WOONSOCKET — James DeForest doesn't have to wonder how much cigarette business he's losing to neighboring Massachusetts. His customers tell him right to his face.
“As it stands now customers verbally discuss how much cheaper tobacco is in Massachusetts,” said the manager of JB Liquors on Social Street.
“They will actually make another stop to avoid purchasing cigarettes in our store.”
Five hikes in state taxes on cigarettes since 2001 have taken their toll on JB Liquors and other vendors near the state's borders with Massachusetts and Connecticut. JB Liquors' cigarette sales have dwindled to a fraction of what they once were, as customers make the quick skip over the border to avoid the state's $3.46 a pack tax on cigarettes, the second highest in the nation after New York.
Cigarettes used to bring in customers who spent additional money on beer, wine and other items they might not have thought about buying until they walked in the store. But DeForest says much of that business has vanished, too.
Now a group of state legislators from the Greater Woonsocket area has introduced a bill in the General Assembly to roll back the tobacco tax by a buck a pack to help out vendors like JB Liquors.
That would push state tobacco taxes down to a nickel below those of the Bay State, 54 cents below Connecticut and, hopefully, eliminate the border-hopping habits of consumers searching for discount smokes.
The bill was co-sponsored by freshman Rep. Robert D. Phillips (D-Dist. 51, Woonsocket), Rep. Jon D. Brien (D-Dist. 50, Woonsocket) and Rep. Brian C. Newberry (R-Dist. 48, North Smithfield, Burrillville), the new minority leader.
Phillips says the same cross-border economics applies to other products, so he has also introduced a measure to cut taxes on gasoline by a nickel, to 27 cents a gallon.
“Rhode Island is hemmed in by two states that have lower taxes on cigarettes,” Phillips said. “We need to do something to encourage the individual in Pawtucket who needs gas to buy it in Pawtucket, not over the line in Massachusetts. We need to encourage a person in Westerly running out for a pack of cigarettes to buy them at a convenience store in Westerly, not at one in Connecticut.”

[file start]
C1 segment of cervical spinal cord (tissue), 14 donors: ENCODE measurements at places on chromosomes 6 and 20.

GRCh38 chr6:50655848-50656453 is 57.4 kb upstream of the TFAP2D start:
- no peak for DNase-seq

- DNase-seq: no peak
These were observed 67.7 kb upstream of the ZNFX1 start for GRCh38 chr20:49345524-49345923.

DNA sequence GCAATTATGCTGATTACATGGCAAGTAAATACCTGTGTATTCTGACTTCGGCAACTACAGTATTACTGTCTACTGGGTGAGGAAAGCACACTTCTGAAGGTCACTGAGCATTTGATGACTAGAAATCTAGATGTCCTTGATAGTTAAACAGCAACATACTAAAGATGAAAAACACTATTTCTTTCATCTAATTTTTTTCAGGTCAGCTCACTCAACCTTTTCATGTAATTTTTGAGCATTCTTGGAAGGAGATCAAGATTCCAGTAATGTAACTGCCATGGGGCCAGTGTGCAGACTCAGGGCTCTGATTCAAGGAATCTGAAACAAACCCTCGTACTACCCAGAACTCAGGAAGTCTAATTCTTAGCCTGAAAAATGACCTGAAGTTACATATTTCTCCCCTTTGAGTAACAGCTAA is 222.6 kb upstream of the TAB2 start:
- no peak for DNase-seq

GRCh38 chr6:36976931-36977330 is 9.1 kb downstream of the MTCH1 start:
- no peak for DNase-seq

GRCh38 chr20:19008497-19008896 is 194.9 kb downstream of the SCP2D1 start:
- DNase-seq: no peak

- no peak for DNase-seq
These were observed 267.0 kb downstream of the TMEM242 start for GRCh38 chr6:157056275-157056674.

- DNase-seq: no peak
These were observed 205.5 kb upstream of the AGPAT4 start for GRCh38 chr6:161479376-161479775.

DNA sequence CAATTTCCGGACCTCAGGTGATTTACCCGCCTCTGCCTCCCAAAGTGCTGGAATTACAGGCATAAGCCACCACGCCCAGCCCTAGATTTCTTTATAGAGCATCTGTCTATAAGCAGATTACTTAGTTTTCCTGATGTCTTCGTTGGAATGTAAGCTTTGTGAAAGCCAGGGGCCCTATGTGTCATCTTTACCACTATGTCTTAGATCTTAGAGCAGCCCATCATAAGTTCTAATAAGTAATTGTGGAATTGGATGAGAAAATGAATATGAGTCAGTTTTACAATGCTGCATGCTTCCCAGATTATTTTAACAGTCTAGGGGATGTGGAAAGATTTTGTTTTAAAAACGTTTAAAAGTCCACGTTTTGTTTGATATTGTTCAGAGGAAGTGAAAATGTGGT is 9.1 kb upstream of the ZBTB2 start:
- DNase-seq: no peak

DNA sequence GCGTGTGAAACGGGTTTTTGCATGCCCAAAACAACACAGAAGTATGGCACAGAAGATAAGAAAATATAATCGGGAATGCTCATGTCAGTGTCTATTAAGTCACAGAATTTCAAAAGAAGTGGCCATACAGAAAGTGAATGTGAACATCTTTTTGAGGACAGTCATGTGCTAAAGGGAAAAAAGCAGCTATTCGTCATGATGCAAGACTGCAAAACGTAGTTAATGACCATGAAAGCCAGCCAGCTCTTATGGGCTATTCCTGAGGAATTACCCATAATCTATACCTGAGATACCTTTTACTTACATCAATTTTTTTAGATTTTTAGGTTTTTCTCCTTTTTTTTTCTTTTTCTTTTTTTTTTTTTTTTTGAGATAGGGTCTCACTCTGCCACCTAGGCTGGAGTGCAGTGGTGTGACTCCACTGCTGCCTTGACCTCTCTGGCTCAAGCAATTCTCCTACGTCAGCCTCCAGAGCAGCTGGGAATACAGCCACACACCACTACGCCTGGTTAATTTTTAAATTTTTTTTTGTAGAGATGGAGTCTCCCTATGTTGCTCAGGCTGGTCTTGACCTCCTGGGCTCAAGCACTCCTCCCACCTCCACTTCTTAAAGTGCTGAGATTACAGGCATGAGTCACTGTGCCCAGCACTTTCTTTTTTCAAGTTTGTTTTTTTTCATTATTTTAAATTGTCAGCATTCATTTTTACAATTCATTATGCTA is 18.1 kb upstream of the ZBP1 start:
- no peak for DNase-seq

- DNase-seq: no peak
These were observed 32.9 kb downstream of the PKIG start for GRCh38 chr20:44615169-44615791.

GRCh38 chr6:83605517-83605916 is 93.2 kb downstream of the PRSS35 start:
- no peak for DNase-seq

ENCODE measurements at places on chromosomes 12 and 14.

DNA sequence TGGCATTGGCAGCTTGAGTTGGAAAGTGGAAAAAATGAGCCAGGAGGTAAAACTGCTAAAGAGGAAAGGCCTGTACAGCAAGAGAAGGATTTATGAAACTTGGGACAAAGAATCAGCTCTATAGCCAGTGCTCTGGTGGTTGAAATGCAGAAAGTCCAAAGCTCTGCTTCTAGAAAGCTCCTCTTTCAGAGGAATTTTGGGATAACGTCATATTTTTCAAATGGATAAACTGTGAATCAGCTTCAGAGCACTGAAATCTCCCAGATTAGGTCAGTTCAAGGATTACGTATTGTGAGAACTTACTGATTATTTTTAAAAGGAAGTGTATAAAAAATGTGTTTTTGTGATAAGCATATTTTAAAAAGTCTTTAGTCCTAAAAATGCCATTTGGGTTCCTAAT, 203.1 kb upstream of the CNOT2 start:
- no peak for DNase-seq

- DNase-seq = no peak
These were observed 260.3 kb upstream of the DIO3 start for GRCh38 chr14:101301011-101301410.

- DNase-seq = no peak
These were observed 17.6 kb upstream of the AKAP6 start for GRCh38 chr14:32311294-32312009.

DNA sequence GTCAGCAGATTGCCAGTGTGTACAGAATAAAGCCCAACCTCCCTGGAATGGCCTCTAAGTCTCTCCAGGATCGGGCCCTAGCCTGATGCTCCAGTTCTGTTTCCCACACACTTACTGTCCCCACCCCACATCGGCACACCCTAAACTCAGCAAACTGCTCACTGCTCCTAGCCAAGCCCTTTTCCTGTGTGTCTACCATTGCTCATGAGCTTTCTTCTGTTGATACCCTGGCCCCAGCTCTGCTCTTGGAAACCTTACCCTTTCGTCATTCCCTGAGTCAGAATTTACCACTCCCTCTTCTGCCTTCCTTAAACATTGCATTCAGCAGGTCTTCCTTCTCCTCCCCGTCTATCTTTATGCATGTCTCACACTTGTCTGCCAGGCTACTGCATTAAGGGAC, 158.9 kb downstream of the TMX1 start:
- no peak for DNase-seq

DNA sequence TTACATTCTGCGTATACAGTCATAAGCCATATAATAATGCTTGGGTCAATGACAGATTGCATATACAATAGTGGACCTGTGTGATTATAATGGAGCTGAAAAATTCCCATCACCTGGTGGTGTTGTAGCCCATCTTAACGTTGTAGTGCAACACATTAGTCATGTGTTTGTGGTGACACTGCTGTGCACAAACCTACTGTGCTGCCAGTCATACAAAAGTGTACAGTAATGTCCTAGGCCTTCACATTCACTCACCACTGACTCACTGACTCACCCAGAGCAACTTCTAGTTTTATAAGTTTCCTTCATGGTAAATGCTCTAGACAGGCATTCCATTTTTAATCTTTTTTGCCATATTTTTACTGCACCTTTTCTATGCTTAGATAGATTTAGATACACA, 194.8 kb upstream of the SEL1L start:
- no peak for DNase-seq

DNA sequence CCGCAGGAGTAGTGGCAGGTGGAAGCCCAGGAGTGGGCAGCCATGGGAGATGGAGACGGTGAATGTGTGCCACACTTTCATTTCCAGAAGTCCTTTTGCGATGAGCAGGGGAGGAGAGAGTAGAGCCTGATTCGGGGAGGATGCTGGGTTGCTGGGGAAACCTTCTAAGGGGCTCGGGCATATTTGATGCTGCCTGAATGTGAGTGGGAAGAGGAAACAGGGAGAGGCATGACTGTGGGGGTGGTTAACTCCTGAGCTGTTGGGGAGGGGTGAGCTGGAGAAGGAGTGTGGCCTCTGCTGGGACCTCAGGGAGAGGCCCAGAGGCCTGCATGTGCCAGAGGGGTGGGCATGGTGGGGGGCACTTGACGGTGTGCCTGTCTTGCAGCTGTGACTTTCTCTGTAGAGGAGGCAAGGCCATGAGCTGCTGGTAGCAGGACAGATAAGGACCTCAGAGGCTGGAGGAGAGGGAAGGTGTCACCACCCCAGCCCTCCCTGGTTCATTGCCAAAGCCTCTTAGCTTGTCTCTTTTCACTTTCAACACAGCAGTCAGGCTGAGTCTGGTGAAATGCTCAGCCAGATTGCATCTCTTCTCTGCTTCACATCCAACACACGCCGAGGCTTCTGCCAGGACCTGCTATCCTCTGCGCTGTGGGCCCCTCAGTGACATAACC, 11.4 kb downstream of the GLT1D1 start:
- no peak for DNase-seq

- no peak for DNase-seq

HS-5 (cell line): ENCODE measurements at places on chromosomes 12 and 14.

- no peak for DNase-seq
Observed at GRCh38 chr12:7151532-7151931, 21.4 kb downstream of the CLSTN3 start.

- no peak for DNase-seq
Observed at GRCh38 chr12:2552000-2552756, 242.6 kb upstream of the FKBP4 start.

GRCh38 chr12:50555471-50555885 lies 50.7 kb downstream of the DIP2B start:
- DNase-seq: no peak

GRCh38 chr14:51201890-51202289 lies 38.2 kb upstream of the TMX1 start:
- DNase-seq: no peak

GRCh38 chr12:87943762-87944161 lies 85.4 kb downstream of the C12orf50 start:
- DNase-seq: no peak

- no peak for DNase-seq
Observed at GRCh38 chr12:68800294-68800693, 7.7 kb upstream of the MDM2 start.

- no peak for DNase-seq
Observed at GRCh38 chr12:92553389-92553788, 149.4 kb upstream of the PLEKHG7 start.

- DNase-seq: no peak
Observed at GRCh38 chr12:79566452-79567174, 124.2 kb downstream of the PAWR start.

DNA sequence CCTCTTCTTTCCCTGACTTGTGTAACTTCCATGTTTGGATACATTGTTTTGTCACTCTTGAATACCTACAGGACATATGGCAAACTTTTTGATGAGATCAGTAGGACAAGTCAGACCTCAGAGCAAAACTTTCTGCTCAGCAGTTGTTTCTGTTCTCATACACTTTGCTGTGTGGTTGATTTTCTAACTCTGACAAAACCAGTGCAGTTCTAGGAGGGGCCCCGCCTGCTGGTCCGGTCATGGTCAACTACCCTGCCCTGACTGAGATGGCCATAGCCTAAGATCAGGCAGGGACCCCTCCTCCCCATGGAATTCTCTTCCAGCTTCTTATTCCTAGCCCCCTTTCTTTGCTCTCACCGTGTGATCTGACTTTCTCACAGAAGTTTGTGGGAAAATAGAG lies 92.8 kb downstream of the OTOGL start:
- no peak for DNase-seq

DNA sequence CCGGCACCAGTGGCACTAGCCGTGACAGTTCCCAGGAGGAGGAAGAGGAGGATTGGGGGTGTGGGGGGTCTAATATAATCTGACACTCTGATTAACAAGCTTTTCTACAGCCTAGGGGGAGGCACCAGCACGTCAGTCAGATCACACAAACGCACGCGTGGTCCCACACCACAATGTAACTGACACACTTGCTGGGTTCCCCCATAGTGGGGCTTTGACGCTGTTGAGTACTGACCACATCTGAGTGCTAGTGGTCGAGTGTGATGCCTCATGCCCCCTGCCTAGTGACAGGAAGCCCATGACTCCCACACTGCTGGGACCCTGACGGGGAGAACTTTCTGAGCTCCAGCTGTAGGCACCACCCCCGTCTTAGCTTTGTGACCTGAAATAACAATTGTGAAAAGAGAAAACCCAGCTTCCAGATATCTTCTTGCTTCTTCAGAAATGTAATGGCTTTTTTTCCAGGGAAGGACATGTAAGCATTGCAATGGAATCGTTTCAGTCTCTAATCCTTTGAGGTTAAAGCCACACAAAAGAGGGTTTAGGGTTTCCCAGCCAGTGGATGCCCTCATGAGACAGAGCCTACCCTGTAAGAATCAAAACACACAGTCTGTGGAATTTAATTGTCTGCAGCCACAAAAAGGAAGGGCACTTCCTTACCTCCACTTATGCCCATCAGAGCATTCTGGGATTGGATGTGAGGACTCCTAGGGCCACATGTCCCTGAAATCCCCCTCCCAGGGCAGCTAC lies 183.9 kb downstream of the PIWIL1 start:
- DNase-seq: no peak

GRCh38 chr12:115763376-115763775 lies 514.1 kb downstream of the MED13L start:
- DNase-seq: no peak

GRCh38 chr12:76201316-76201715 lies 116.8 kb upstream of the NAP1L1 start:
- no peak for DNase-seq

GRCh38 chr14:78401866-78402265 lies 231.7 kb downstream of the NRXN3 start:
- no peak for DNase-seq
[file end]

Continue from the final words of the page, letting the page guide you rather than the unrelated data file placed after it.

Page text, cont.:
DeForest and many other border-town vendors wholeheartedly support scaling back cigarette taxes, but not everyone is so happy. Health advocates and anti-smoking groups say it is absolutely the right thing to do – if you want to see more children addicted to nicotine.
Among those sounding the alarm are the Woonsocket Prevention Coalition and its partner agency, the Rhode Island Tobacco Control Network. They've launched a petition drive urging the state lawmakers to let the bill die.
“Our position is always trying to make sure we support the health and well-being of kids and we feel one of the best practices is when you raise taxes because use usually goes down,” says the WPC's Executive Director Lisa Carcifero. “Also it decreases access for kids. Adults can make their own decisions, but we don't want kids to even start because we know by smoking cigarettes they can get hooked quickly because of the nicotine. We know the more expensive the product is the less likely children are to get access to it.”
To buttress their cause, health advocates brought in some star power from the national Centers for Disease Control in Atlanta, Ga., to testify against passage of the bill during a legislative hearing this week – Dr. Tim McAfee, director of the CDC's Office on Smoking and Health.
McAfee told The Call that the latest research on the economics of tobacco suggests that cutting the tax $1 a pack means 6,500 “children” who would have never otherwise smoked would take up the habit in Rhode Island. Also, he said, another 2,500 adults who were on track to quit will change their mind and keep smoking.
Moreover, McAfee said, the entire premise upon which the legislative proposal rests is flawed. While champions of the tax cut say it will actually generate more revenue by stimulating tobacco-related commerce, the evidence points unequivocally in the other direction.
“There are myths or misstatements put out by the tobacco industry,” said McAfee. “The most blatant one that's patently untrue is that by lowering the tax you're going to increase state revenue because more people will buy cigarettes. Absolutely not true. It has never happened.”
But Phillips disagrees, saying the state will actually take in more revenue if taxes on tobacco are cut.
“I believe that view is short-sighted,” he said in a statement. “An individual walking into a convenience store to buy a pack of cigarettes is likely to also buy a bottle of water, perhaps a coffee, a lottery ticket, a gallon of milk, a sandwich or a newspaper, and maybe a few other things. So while the state is potentially losing $1 on a pack of cigarettes, it is making up for it by ensuring that people are patronizing Rhode Island merchants.”
Likening the cut to an investment in the economy, Phillips says, sometimes you have to spend money to make money.
“My prediction is that at the very least it will be revenue neutral, but I honestly believe that it will actually improve sales in Rhode Island for gas and cigarettes and that will increase tax revenue.”
The state took in more than $124.8 million in 2009 in gross revenue from cigarette taxes, according to the RITCN. Though state governments are struggling to crawl out of the recession, New Hampshire and New Jersey are also considering proposals to roll back cigarette taxes.